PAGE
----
On Thu, Nov 1, 2018 at 7:05 AM Clem Cole <clemc(a)ccc.com> wrote:
P9 took a different path still (pun intended).
as in: http://doc.cat-v.org/plan_9/4th_edition/papers/net/
It shows that you can use the pathname model for networks, And it
shows one way to get it right. There are others.
Here's a simple example of what get it right means:
there are *no* commands on Plan 9 that end in 6. No ping6, for
example. Plan 9 did not fall over sideways, as Unix did, when
infiiniband introduced 20 octet addresses, which are
the ip6 address and "more".
Just look at how many sockaddr_* there are Linux nowadays, including
those odd ones that have a name starting with a null byte. In Plan 9
there are 1, since a sockaddr in plan 9 is ... a string.
That's not to say plan 9 got it perfect. it's just to say that one can
use the Unix model of pathnames, open/read/write/close, for networks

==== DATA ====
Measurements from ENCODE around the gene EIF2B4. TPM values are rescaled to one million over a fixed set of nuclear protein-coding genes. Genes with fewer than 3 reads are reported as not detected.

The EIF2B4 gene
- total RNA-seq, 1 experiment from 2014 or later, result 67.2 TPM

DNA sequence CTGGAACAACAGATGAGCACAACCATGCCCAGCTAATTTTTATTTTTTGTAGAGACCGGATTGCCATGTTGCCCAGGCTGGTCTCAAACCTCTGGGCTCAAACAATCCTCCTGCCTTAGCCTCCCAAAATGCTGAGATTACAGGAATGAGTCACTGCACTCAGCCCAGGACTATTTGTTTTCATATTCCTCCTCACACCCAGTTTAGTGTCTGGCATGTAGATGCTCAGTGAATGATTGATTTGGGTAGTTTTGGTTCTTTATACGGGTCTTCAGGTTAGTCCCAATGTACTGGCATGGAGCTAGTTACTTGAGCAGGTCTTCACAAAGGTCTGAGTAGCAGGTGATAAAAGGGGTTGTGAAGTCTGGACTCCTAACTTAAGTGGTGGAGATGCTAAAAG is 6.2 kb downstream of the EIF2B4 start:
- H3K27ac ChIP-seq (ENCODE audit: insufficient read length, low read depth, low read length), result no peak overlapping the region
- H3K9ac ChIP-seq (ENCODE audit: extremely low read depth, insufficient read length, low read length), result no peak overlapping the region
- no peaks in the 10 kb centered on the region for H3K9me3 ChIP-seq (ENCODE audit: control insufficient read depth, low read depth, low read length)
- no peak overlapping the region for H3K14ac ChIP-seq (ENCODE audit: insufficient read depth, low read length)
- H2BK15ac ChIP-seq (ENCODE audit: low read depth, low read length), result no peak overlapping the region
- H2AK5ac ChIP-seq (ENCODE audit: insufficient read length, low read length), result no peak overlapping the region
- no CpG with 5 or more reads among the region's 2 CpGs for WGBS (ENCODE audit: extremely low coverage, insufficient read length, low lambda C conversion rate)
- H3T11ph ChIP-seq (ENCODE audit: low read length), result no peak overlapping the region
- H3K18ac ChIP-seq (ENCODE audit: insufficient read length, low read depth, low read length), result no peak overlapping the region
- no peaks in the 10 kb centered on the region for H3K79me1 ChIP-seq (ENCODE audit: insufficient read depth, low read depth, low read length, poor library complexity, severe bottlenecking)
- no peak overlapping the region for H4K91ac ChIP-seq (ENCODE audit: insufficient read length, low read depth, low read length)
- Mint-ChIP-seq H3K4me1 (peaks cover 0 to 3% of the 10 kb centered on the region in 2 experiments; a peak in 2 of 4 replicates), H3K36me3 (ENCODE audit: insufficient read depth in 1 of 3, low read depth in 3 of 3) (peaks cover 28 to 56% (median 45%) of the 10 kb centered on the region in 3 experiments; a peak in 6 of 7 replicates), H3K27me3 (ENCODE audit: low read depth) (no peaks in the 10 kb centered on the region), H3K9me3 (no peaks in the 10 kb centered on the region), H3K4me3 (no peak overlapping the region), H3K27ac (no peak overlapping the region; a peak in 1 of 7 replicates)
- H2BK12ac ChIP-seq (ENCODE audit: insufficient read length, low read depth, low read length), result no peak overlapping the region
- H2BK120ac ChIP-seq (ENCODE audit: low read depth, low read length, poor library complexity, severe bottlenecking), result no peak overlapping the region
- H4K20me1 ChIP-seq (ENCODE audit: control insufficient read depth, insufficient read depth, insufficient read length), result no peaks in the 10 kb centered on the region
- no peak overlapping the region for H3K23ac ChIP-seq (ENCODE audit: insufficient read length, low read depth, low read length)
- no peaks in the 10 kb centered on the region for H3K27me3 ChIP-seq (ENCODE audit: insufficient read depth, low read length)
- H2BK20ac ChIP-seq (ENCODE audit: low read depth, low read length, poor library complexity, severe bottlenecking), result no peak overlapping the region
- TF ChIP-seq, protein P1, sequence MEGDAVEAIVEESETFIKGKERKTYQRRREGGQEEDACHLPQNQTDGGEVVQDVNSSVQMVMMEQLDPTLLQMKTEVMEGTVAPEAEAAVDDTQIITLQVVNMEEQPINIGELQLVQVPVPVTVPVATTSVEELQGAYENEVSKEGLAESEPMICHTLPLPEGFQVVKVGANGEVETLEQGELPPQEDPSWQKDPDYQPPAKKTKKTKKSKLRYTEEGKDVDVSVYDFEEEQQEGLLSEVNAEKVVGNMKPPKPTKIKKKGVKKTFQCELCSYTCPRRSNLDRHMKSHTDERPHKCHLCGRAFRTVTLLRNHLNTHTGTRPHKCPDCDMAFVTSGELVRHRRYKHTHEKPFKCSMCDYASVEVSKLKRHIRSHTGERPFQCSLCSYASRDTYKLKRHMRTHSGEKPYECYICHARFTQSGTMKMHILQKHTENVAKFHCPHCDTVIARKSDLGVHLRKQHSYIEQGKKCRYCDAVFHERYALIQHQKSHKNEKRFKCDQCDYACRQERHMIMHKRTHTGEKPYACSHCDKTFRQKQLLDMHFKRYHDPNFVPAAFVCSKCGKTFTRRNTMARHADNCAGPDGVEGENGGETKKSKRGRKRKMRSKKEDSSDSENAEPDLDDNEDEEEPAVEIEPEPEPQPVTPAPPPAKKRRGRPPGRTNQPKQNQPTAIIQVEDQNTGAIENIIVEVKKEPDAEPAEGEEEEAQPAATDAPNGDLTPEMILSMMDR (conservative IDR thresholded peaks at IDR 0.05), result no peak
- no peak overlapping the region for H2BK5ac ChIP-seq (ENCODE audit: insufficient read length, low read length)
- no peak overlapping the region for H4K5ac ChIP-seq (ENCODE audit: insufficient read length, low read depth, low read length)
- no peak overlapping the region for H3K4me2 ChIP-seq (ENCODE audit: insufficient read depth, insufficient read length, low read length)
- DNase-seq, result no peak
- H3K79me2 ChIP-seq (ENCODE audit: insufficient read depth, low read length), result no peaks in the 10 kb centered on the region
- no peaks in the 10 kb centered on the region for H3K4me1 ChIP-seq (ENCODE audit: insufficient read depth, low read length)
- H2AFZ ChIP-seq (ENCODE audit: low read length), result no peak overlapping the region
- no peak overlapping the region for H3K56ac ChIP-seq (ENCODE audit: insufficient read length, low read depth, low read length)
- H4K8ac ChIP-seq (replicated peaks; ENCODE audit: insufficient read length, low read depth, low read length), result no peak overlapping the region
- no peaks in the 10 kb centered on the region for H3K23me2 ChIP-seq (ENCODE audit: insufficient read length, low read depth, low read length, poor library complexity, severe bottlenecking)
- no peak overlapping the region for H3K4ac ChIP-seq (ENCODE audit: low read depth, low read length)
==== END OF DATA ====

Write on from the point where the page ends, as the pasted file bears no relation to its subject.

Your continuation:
and IPC in general (even pipes).
It's just a shame nobody's caught on yet ;-)
And, to repeat, a bunch of us in the 80s tried to implement the idea
of /dev/net/host/port (mind was in AmigaDOS), and it fails badly for
all kinds of reasons.
what's the implications of
mv /dev/net/harv/20 /dev/net/prep/35
what happens? If only somebody could only find Rob's talk which delves
into this in such nice detail ...
In my view, what went wrong with Unix networking 40 years ago is that
it broke from the Unix model, i.e. that resources are accessed via
path names, and went with binary descriptors as paths. But what can
you do? Synthetics were yet to be created.